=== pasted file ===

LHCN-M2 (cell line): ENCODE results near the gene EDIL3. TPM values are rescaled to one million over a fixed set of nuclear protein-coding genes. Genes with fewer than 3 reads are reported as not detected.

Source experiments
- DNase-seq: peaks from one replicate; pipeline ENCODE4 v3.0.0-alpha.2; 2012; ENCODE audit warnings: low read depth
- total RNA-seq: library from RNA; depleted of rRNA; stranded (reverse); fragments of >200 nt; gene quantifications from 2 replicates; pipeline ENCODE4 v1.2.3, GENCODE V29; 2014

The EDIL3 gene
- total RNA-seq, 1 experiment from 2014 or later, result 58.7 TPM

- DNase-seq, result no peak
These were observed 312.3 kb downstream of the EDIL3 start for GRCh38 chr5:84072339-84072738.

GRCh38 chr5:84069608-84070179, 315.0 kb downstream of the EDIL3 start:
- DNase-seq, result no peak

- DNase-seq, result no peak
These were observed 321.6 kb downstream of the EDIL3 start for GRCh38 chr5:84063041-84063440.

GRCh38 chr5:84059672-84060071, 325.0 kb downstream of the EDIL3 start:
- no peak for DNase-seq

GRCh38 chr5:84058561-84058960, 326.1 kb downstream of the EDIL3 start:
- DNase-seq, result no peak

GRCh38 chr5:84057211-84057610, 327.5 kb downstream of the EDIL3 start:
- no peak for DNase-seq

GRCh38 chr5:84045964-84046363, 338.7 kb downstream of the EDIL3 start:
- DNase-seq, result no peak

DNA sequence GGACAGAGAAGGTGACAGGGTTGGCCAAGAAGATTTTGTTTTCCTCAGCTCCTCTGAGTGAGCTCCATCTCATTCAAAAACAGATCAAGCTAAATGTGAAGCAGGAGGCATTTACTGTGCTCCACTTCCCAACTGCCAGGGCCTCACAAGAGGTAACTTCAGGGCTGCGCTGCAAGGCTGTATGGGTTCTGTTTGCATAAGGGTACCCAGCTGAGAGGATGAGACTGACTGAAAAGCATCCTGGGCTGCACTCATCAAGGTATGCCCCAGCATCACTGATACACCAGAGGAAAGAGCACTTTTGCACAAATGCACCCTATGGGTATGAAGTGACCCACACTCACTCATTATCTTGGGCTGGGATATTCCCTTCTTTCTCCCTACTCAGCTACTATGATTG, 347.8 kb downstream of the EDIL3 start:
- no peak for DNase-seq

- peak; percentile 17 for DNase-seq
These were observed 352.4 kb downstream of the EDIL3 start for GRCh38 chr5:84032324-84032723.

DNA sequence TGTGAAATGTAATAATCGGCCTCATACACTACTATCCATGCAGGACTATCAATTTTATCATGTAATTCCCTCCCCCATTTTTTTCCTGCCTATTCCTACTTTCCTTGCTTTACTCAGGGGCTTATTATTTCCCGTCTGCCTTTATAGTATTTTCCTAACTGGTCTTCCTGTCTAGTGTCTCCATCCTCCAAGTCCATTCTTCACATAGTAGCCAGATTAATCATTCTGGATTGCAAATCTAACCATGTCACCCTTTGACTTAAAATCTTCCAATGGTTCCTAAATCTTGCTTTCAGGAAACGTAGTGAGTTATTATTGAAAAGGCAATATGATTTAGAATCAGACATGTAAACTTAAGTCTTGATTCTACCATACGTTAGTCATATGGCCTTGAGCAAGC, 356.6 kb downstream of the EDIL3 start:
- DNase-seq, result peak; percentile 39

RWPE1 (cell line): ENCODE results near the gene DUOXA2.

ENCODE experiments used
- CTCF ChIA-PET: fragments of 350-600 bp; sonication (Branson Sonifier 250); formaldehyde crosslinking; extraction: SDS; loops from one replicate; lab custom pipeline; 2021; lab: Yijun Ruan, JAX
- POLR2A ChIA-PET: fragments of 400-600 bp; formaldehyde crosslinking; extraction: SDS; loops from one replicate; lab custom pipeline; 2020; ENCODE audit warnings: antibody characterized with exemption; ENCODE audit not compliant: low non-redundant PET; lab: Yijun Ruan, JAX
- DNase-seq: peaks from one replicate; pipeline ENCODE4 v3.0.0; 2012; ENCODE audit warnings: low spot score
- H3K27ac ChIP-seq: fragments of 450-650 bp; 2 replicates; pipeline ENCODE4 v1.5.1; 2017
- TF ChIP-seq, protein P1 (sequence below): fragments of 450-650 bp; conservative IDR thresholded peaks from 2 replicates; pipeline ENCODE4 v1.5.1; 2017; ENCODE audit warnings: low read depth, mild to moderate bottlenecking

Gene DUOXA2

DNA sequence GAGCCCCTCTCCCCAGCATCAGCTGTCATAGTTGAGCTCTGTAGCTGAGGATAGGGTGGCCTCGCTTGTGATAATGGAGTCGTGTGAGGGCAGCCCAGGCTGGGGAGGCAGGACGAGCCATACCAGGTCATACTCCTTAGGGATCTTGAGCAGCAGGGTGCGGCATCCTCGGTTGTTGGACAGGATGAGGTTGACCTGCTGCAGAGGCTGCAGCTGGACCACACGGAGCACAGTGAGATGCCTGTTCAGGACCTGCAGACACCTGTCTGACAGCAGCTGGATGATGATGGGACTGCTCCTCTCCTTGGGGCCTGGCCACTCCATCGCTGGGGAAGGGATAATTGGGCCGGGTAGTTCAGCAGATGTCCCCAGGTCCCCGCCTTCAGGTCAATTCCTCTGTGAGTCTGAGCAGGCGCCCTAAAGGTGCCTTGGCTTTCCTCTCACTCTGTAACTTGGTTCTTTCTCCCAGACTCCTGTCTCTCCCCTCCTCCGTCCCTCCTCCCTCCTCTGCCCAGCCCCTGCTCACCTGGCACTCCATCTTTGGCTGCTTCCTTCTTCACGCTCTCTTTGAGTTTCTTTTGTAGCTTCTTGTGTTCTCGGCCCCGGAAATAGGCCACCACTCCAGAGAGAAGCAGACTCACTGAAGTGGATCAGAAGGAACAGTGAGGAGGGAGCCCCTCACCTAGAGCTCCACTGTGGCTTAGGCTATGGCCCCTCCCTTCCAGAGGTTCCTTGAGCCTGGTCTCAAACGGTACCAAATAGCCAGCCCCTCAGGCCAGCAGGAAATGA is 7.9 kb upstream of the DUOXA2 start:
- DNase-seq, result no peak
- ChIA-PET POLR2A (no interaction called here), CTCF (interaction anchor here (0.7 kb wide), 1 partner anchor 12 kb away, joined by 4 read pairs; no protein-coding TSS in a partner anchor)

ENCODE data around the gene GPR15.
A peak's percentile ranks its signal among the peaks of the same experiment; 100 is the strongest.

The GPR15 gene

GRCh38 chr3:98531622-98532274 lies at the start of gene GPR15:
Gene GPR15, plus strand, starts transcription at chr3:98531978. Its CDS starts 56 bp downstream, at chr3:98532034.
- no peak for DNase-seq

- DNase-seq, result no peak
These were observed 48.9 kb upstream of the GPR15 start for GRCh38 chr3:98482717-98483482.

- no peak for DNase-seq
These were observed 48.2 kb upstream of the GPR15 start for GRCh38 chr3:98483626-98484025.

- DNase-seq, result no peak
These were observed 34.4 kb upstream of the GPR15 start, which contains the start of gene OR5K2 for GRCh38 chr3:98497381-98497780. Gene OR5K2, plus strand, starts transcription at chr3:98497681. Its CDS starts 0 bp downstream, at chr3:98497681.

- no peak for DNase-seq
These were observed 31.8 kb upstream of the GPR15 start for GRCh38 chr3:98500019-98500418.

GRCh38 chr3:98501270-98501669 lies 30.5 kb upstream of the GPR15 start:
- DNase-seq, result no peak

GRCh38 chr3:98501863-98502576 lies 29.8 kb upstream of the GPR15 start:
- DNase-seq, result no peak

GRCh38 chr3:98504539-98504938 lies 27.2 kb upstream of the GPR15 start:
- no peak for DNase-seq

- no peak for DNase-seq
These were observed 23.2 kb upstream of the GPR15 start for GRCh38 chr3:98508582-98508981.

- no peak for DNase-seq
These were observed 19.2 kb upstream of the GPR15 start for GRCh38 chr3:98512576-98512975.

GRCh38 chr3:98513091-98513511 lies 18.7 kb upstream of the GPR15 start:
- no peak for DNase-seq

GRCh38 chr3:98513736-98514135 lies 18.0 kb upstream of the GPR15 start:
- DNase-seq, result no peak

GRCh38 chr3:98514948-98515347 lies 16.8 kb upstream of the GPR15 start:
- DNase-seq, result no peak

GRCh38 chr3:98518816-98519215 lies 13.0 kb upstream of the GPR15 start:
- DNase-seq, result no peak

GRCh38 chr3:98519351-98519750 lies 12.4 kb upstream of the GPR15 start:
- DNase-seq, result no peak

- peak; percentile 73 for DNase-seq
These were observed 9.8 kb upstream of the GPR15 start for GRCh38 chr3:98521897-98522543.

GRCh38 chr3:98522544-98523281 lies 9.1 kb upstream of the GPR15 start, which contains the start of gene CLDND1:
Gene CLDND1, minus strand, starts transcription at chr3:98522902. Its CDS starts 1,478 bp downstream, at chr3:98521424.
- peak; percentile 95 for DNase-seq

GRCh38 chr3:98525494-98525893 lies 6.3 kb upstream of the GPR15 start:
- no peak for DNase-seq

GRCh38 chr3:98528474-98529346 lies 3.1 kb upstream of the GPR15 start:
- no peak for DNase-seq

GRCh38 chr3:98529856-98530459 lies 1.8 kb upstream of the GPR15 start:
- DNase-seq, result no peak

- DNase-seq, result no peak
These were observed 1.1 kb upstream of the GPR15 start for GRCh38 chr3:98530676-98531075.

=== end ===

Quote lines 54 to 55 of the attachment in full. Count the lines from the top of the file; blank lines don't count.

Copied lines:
GRCh38 chr3:98501863-98502576 lies 29.8 kb upstream of the GPR15 start:
- DNase-seq, result no peak